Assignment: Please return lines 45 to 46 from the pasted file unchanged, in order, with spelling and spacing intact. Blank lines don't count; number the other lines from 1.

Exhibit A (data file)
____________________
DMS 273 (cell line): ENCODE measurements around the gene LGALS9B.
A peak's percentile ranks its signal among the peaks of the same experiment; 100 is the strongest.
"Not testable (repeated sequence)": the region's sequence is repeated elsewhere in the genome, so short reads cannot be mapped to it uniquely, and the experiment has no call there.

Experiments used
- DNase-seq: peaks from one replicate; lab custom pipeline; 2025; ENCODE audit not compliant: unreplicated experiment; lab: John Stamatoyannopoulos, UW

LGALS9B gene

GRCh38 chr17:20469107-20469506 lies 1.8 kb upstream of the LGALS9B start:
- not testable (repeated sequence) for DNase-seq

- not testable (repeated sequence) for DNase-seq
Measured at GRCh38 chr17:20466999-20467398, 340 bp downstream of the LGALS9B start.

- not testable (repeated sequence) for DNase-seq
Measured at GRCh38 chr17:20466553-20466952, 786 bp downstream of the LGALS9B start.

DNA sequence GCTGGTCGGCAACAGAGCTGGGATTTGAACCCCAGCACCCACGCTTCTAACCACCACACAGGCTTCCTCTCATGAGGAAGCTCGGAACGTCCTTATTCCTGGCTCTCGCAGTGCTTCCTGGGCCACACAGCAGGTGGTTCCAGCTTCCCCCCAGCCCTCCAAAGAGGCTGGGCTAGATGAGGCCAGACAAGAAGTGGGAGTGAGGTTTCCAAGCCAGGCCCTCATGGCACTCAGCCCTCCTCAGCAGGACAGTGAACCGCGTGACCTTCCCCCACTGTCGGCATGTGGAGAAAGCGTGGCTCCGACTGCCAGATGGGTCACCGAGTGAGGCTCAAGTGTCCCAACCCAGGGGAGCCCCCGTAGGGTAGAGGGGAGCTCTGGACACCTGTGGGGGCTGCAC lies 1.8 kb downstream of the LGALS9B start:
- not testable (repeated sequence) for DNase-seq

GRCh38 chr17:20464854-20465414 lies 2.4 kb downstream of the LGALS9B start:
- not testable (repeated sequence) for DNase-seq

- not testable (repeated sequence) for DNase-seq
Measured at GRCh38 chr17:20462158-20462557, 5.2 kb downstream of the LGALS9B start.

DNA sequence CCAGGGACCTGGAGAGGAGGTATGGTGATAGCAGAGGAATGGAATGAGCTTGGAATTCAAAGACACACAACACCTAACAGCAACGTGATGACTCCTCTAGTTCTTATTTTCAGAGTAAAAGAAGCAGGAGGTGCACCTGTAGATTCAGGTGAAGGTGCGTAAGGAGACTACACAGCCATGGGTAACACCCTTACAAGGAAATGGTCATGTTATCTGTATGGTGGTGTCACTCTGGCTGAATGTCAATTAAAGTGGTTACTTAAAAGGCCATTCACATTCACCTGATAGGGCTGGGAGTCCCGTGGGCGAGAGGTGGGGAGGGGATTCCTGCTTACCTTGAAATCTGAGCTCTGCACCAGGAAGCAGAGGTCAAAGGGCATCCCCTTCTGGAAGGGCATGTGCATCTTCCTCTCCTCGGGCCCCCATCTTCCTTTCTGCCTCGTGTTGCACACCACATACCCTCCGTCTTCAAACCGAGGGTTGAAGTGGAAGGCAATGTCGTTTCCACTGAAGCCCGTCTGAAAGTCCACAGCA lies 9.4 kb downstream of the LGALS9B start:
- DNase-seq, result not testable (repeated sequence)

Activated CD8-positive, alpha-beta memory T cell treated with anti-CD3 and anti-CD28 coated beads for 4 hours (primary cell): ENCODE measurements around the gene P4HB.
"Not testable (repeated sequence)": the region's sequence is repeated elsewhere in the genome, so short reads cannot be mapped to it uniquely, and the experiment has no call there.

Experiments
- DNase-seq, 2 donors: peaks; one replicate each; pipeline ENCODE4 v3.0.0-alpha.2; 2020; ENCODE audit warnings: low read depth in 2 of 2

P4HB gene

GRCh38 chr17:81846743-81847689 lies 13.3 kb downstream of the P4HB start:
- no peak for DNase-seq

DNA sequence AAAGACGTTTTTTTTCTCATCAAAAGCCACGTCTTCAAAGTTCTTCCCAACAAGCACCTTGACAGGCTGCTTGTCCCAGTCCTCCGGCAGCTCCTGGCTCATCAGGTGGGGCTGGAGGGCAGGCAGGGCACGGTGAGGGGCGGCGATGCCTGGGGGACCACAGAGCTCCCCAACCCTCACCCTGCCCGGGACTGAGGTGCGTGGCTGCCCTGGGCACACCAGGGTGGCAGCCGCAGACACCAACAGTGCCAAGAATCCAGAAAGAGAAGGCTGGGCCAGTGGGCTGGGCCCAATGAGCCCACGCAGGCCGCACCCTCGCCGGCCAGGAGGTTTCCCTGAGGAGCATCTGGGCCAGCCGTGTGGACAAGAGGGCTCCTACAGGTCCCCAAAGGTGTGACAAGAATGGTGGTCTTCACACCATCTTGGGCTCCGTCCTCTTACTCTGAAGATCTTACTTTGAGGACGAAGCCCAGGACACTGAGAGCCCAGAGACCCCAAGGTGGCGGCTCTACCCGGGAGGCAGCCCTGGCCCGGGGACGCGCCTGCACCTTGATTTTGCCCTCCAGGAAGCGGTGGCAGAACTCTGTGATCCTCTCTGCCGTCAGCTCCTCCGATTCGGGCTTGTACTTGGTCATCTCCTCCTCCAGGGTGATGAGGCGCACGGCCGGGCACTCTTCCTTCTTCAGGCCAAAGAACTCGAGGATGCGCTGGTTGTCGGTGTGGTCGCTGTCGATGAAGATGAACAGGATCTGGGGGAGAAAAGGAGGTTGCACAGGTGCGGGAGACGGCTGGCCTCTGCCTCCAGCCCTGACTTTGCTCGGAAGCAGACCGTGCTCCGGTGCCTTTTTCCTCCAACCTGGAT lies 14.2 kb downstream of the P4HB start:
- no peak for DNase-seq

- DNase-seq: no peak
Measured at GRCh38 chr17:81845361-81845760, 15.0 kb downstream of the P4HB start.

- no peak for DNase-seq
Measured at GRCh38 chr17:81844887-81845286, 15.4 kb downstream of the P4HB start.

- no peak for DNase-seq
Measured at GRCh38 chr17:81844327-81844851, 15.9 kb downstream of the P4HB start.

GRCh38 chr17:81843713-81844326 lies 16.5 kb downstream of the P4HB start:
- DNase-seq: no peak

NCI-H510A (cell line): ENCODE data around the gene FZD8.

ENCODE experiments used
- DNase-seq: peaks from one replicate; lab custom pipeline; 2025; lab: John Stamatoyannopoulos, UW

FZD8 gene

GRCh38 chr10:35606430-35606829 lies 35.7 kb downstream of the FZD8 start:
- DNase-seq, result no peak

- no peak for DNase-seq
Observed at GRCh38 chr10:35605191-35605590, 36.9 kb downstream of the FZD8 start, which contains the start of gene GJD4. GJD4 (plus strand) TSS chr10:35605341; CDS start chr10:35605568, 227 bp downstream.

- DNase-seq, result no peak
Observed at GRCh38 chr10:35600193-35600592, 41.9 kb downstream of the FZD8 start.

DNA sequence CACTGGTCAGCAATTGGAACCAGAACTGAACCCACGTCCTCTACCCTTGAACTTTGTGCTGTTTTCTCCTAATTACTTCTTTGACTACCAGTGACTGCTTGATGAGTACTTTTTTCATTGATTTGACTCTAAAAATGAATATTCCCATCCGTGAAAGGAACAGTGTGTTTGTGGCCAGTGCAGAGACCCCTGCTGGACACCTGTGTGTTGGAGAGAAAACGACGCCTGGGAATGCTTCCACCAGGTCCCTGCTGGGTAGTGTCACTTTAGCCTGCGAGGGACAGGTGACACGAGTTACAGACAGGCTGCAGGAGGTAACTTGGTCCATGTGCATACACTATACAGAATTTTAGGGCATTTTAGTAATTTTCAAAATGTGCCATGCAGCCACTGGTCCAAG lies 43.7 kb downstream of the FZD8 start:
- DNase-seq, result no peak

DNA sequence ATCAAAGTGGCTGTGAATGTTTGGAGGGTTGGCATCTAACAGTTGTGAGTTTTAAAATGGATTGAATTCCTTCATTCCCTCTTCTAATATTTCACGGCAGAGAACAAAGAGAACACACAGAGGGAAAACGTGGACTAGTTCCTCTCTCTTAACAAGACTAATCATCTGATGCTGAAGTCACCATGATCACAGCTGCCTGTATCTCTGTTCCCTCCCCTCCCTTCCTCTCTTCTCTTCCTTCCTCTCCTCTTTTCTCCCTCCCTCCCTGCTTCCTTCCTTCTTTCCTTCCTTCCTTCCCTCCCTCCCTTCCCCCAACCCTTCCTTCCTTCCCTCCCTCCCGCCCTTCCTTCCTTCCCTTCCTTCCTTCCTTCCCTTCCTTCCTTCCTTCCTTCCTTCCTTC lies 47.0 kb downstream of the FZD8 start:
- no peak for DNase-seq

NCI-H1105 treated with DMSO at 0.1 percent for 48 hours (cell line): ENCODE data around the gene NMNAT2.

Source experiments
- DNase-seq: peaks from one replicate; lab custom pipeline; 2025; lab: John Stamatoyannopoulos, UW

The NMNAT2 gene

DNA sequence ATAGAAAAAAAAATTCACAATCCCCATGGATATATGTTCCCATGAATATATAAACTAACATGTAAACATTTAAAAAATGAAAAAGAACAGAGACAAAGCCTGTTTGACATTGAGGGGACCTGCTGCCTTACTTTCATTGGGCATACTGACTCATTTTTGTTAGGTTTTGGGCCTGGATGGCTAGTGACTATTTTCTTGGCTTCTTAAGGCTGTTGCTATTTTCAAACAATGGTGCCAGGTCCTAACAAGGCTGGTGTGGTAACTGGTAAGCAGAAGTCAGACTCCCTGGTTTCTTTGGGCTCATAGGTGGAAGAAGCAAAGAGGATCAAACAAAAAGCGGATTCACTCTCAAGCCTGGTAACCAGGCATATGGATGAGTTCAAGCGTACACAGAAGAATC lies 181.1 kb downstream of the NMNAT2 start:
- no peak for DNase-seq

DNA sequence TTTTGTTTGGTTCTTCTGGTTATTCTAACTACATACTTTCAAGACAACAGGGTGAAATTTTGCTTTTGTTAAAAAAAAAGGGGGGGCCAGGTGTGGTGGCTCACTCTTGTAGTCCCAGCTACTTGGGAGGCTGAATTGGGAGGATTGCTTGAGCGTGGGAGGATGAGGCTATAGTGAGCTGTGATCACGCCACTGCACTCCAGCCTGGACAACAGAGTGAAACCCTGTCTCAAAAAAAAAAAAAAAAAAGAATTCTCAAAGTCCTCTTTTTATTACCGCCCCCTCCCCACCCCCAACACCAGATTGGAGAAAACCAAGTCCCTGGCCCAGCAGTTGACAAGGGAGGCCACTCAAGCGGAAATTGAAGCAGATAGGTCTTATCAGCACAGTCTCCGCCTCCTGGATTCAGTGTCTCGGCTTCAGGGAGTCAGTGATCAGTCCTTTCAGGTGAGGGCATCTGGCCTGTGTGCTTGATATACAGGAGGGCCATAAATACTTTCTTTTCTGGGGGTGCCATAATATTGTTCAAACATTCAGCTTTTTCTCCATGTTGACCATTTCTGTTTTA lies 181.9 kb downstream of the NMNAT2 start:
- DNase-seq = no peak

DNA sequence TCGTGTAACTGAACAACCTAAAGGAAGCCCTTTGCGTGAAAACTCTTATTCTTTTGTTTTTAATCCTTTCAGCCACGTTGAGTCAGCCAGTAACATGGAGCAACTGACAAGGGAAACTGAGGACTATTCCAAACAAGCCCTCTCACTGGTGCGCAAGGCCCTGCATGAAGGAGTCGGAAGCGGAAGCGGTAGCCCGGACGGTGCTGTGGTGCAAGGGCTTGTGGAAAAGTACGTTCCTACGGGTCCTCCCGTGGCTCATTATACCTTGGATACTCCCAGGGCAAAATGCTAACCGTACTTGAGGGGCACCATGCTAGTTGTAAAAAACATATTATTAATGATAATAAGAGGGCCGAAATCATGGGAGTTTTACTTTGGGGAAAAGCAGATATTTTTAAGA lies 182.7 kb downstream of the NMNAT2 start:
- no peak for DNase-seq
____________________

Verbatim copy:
Observed at GRCh38 chr10:35605191-35605590, 36.9 kb downstream of the FZD8 start, which contains the start of gene GJD4. GJD4 (plus strand) TSS chr10:35605341; CDS start chr10:35605568, 227 bp downstream.

- DNase-seq, result no peak